Resurging Covid-19Let the surge serve as a reminder that we are not quite out of the woods yet.
In the days preceding Dashain, we witnessed an exodus of people from Kathmandu Valley, people wishing to reconnect with their loved ones and enjoy the festivities among warm, familiar surroundings. It was reported that more than 700,000 people left the valley. It was like old times again, but the negligence was quite evident. Images of people huddled together in buses were splashed across print media. But the repercussion of such close contact with Covid-19 positivity high enough to induce a spike was no cause for concern to the authorities or the public at large.
Now, with the hustle and bustle of Dashain behind us and life slowly picking up pace, we are beginning to see a clearer picture from the impact of neglecting Covid-19 safety protocol—primarily maintaining distance while using public transport. It is a hard act to follow, and it is easier said than done. But we all know the price of contracting the virus. What is bothersome is the repeated flouting of all protocols once the number of cases begins to wane. A false sense of confidence seems to dominate the psyche, pushing the authorities to make decisions according to their whims and fancies that defies logic based on facts and figures. We recently witnessed such work at play when the authorities were adamant about reopening the schools right before the holidays.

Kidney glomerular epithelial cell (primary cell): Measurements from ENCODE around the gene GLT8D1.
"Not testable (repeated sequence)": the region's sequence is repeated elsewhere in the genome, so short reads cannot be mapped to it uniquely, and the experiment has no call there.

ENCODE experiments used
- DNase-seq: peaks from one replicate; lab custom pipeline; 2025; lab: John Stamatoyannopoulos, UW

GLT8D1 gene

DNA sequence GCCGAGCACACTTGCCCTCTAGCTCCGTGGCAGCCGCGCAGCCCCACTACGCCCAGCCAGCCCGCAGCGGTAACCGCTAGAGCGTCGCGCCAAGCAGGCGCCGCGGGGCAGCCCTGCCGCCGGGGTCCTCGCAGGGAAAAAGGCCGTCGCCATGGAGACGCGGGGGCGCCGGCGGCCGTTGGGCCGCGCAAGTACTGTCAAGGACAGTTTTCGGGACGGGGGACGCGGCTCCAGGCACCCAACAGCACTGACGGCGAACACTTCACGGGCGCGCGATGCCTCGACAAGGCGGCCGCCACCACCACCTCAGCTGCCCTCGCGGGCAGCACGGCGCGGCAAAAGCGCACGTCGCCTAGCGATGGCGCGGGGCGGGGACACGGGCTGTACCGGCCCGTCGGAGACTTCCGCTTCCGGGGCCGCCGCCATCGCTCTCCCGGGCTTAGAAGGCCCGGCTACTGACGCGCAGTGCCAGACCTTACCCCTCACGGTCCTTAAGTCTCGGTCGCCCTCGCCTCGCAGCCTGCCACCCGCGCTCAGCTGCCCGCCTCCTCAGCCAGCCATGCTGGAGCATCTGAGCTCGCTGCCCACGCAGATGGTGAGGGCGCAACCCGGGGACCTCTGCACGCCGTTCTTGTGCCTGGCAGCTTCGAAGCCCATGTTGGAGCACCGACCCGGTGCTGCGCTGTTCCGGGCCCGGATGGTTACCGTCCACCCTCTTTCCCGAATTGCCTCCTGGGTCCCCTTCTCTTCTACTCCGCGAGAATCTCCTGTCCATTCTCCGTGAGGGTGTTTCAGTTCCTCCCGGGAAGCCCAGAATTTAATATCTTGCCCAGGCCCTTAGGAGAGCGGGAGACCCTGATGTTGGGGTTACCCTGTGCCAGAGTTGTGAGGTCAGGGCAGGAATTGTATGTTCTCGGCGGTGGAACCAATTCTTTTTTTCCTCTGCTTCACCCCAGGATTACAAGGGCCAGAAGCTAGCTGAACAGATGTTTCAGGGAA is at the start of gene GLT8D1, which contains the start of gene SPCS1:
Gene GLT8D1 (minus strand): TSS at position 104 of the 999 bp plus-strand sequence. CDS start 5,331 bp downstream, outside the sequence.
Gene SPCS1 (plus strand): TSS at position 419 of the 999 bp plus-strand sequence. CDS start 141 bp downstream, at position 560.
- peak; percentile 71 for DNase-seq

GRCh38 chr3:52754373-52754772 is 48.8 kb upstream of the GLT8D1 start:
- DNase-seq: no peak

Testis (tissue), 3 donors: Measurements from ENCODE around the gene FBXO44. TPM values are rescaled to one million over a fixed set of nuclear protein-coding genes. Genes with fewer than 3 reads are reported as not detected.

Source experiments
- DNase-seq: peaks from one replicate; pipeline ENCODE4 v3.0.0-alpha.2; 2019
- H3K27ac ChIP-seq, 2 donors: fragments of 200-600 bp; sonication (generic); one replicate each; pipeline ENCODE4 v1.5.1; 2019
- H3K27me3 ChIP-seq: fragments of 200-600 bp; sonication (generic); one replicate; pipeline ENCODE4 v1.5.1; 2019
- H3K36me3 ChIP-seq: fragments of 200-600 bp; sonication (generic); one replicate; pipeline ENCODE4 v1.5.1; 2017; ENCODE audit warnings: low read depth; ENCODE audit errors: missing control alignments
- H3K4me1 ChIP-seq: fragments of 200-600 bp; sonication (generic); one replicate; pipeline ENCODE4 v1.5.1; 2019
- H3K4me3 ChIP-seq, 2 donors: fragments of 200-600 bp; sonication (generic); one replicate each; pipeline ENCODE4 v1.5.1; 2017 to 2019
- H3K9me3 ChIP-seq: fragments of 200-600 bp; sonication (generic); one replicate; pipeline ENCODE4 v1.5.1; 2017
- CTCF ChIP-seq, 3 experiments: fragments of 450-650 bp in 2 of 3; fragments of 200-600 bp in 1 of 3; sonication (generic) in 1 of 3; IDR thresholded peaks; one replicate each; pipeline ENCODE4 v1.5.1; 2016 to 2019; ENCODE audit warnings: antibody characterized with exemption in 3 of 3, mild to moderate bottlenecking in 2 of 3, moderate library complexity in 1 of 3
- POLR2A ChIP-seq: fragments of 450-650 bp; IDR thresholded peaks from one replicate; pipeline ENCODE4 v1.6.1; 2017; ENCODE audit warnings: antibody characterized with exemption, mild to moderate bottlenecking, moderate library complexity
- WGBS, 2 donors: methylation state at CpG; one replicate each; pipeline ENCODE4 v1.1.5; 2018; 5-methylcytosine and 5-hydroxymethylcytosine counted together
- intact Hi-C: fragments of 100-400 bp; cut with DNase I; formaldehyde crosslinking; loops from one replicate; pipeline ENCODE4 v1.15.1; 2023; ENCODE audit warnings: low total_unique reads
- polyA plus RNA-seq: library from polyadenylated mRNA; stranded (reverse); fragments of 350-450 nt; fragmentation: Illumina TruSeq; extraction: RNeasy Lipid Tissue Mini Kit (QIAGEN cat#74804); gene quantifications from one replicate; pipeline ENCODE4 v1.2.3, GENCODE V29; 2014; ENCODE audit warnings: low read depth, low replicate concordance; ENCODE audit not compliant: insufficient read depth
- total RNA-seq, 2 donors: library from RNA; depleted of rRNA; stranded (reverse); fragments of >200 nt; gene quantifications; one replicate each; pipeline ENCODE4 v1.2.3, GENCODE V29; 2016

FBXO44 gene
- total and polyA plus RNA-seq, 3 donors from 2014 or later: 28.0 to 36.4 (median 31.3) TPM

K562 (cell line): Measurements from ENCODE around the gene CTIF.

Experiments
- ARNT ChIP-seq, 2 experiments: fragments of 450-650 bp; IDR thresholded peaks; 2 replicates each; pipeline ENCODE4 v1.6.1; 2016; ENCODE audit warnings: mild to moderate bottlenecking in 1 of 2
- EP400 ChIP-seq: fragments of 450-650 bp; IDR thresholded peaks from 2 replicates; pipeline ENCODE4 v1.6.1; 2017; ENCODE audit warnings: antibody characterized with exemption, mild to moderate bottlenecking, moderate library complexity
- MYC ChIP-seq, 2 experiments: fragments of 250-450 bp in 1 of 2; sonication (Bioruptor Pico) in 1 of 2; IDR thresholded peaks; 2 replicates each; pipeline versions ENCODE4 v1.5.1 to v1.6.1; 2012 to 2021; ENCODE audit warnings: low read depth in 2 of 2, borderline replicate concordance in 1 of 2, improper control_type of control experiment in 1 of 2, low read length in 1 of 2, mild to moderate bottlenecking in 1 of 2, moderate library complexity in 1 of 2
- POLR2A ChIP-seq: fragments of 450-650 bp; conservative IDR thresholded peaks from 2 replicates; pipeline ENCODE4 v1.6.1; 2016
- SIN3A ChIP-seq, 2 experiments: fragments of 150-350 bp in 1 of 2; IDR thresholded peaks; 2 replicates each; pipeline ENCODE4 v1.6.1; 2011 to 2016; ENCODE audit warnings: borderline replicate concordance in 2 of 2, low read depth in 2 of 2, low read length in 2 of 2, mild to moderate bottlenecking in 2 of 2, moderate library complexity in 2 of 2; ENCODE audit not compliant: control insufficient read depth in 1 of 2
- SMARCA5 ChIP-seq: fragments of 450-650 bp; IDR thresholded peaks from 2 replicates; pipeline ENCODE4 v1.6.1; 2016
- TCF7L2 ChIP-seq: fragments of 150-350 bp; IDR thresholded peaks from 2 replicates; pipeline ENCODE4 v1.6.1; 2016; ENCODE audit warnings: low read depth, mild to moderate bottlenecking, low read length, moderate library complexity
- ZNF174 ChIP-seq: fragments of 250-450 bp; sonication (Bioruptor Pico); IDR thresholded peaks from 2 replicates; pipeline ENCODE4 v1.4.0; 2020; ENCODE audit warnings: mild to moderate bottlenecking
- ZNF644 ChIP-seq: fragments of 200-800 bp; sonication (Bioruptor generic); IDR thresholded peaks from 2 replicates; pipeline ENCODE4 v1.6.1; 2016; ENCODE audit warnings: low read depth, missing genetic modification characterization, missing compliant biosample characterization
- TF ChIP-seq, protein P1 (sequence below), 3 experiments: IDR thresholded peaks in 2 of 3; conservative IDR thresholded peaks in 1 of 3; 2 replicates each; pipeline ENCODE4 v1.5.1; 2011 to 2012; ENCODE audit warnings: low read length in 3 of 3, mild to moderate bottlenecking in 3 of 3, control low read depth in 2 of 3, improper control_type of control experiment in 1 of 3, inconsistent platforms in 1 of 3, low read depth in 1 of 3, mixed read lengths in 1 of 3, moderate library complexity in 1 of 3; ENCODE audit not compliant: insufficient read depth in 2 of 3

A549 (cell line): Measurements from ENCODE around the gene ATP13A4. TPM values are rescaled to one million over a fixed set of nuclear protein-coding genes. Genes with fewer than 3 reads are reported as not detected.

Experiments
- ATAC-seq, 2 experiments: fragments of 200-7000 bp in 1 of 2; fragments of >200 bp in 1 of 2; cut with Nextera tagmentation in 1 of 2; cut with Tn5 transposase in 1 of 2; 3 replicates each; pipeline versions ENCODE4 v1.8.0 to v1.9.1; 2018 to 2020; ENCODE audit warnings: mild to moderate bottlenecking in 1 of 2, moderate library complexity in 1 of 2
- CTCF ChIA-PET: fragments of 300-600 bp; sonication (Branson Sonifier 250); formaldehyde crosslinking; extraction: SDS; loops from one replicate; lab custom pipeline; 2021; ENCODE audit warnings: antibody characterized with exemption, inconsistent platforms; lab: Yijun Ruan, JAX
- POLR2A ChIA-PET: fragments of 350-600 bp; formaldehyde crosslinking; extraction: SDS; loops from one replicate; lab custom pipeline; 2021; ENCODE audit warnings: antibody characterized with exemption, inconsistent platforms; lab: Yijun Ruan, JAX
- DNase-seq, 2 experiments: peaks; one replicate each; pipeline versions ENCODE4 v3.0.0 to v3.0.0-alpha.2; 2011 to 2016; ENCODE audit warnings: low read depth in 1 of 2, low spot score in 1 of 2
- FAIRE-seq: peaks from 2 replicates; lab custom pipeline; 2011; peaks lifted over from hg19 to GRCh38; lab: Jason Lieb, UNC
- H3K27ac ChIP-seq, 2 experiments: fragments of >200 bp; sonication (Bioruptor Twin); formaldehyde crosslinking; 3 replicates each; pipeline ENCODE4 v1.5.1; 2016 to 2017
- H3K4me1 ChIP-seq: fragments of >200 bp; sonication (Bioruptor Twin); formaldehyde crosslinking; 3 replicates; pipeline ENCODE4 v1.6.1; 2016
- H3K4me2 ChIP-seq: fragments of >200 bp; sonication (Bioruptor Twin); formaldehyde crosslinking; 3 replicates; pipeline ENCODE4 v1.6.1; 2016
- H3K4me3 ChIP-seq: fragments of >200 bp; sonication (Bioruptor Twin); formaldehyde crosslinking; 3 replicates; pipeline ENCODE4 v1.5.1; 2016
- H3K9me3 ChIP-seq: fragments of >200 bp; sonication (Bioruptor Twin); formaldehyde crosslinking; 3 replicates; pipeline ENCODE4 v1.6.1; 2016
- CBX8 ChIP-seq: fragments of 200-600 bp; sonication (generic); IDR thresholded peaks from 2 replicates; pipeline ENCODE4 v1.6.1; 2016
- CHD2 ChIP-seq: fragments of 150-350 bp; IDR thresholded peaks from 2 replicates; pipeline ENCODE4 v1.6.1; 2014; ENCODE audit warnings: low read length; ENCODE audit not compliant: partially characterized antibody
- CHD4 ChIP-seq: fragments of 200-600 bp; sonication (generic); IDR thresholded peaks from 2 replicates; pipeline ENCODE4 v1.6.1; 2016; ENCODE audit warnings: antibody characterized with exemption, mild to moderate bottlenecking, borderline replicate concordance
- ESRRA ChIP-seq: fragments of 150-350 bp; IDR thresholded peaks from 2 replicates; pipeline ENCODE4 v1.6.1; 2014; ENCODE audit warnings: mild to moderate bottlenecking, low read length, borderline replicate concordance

The positivity rate, which had dropped to around 6 percent on October 10, had surged to about 12 percent on October 19. It is no coincidence that 50 people infected with Covid-19 and all in serious condition were admitted on Wednesday, October 20, and are currently being treated at Teaching Hospital in Kathmandu. This recent surge clearly indicates that people's actions and behaviour often give us a false sense of security, but in fact, it is pretty divergent to ground reality. Multitudes have travelled without heeding any such safety protocols, and in all likeliness, they will travel back in the same way.
While it seemed, we were on track with the vaccination drive; it is of critical importance now to point out that the government failed to meet its share of the bargain. The Ministry of Health and Population had set its target to inoculate 33 percent of the total population before Dashain. Still, the figures reflected a measly 21.54 percent before the start of the holidays. And, when it was evident that they may fall short of their target, they casually revised the goal to 33 percent of the population aged 15 and older, which incidentally could not be fulfilled either.
The ramifications of missing vaccination targets should not in the least be taken lightly. Indeed, poorer countries haven’t had access to the vaccines they need, but fortunately, we have seen a regular flow of supplies in Nepal's context. Unable to inoculate puts us in danger of being exposed to the ever-mutating virus, which may wipe the slate clean of all the gains we have managed to amass so far. We can only hope that the recent surge is just a glitch. Nonetheless, let it serve as a reminder that we are not quite out of the woods yet, and cannot let our guard down for a moment.